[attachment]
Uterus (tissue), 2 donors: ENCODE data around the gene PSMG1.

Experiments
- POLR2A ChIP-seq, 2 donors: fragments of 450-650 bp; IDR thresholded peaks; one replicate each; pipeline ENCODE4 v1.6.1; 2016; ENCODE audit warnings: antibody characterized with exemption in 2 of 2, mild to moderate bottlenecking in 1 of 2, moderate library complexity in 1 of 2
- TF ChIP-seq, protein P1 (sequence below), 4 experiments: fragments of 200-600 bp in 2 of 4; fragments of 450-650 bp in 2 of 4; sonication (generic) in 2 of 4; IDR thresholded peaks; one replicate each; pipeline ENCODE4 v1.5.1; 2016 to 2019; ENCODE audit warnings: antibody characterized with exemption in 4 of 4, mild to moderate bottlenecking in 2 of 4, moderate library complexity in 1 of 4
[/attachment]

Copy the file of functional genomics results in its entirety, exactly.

Uterus (tissue), 2 donors: ENCODE data around the gene PSMG1.

Experiments
- POLR2A ChIP-seq, 2 donors: fragments of 450-650 bp; IDR thresholded peaks; one replicate each; pipeline ENCODE4 v1.6.1; 2016; ENCODE audit warnings: antibody characterized with exemption in 2 of 2, mild to moderate bottlenecking in 1 of 2, moderate library complexity in 1 of 2
- TF ChIP-seq, protein P1 (sequence below), 4 experiments: fragments of 200-600 bp in 2 of 4; fragments of 450-650 bp in 2 of 4; sonication (generic) in 2 of 4; IDR thresholded peaks; one replicate each; pipeline ENCODE4 v1.5.1; 2016 to 2019; ENCODE audit warnings: antibody characterized with exemption in 4 of 4, mild to moderate bottlenecking in 2 of 4, moderate library complexity in 1 of 4